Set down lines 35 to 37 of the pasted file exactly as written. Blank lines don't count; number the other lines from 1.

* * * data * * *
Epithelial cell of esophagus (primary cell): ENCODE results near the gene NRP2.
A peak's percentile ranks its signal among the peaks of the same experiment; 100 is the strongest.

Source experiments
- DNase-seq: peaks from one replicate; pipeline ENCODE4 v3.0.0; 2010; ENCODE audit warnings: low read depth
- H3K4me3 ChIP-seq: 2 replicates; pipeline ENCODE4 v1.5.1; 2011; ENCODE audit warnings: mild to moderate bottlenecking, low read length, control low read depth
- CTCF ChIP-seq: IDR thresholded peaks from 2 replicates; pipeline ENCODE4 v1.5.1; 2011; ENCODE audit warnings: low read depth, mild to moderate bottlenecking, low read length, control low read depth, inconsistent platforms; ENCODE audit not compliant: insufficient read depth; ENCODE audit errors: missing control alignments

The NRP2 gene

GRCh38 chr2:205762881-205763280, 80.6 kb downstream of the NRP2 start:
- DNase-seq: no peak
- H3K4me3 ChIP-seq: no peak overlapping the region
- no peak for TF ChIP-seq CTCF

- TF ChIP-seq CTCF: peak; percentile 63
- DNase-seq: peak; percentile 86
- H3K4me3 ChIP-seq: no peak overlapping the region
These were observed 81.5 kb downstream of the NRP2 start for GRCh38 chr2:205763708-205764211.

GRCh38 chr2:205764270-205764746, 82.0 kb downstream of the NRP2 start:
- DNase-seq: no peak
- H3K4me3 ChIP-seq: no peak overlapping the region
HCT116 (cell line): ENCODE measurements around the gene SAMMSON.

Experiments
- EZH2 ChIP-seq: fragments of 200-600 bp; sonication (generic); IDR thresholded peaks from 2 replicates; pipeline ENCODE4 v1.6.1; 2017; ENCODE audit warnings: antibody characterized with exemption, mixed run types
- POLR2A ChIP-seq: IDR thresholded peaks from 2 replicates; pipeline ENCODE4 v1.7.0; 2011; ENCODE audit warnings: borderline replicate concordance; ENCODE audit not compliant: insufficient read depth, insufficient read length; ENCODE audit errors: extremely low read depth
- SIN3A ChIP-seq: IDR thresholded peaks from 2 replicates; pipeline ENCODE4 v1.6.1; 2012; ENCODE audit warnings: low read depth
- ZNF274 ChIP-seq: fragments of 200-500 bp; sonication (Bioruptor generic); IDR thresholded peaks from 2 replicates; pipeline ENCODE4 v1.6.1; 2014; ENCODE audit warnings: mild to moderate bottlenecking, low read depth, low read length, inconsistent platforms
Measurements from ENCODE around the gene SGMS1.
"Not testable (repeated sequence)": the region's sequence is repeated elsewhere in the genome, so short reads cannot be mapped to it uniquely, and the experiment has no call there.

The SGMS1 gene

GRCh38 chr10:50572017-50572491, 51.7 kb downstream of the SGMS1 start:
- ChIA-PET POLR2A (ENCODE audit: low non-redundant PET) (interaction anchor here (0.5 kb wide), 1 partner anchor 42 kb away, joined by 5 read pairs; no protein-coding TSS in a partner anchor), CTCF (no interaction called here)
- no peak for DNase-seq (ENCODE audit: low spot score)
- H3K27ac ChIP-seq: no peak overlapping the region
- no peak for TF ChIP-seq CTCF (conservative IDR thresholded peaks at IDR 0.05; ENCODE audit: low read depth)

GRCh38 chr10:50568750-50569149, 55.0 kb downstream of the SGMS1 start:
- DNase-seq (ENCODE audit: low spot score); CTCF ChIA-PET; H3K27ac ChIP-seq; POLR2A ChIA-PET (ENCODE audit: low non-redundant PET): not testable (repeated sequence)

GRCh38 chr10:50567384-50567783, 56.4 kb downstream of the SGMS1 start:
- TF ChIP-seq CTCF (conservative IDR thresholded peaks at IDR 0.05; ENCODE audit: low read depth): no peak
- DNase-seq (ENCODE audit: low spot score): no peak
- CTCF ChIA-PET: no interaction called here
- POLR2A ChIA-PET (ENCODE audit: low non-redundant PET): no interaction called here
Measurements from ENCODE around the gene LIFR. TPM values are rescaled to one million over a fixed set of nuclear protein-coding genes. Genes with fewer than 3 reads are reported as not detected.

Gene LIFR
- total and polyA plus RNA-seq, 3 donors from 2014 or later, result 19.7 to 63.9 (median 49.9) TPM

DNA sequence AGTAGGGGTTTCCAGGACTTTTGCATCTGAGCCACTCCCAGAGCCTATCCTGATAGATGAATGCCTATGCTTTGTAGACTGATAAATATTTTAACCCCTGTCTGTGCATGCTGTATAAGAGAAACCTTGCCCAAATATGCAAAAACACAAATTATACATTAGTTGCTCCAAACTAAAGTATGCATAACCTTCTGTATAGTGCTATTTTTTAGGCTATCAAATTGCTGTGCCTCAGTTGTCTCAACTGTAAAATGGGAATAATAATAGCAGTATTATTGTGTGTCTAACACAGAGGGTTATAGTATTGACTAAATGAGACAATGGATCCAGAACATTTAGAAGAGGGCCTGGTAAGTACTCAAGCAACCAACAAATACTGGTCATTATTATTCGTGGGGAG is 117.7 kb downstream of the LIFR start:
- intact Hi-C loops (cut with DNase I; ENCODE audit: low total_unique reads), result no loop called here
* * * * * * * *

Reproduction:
GRCh38 chr10:50567384-50567783, 56.4 kb downstream of the SGMS1 start:
- TF ChIP-seq CTCF (conservative IDR thresholded peaks at IDR 0.05; ENCODE audit: low read depth): no peak
- DNase-seq (ENCODE audit: low spot score): no peak